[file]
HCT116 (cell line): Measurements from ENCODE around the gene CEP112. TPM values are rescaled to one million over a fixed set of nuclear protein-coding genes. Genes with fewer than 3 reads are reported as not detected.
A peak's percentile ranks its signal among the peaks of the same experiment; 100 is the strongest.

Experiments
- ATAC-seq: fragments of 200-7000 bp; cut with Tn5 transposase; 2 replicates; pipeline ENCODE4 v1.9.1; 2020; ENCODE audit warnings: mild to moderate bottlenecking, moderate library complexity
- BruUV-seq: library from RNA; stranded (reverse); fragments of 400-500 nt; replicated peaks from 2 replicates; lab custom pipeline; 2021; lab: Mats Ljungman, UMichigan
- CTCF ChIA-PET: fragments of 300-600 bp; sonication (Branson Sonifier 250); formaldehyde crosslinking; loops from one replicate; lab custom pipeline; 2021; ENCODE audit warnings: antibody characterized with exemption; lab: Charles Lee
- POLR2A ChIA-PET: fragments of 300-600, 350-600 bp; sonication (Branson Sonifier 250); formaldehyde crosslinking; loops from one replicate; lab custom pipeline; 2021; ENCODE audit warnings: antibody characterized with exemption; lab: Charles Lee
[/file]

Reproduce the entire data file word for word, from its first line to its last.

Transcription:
HCT116 (cell line): Measurements from ENCODE around the gene CEP112. TPM values are rescaled to one million over a fixed set of nuclear protein-coding genes. Genes with fewer than 3 reads are reported as not detected.
A peak's percentile ranks its signal among the peaks of the same experiment; 100 is the strongest.

Experiments
- ATAC-seq: fragments of 200-7000 bp; cut with Tn5 transposase; 2 replicates; pipeline ENCODE4 v1.9.1; 2020; ENCODE audit warnings: mild to moderate bottlenecking, moderate library complexity
- BruUV-seq: library from RNA; stranded (reverse); fragments of 400-500 nt; replicated peaks from 2 replicates; lab custom pipeline; 2021; lab: Mats Ljungman, UMichigan
- CTCF ChIA-PET: fragments of 300-600 bp; sonication (Branson Sonifier 250); formaldehyde crosslinking; loops from one replicate; lab custom pipeline; 2021; ENCODE audit warnings: antibody characterized with exemption; lab: Charles Lee
- POLR2A ChIA-PET: fragments of 300-600, 350-600 bp; sonication (Branson Sonifier 250); formaldehyde crosslinking; loops from one replicate; lab custom pipeline; 2021; ENCODE audit warnings: antibody characterized with exemption; lab: Charles Lee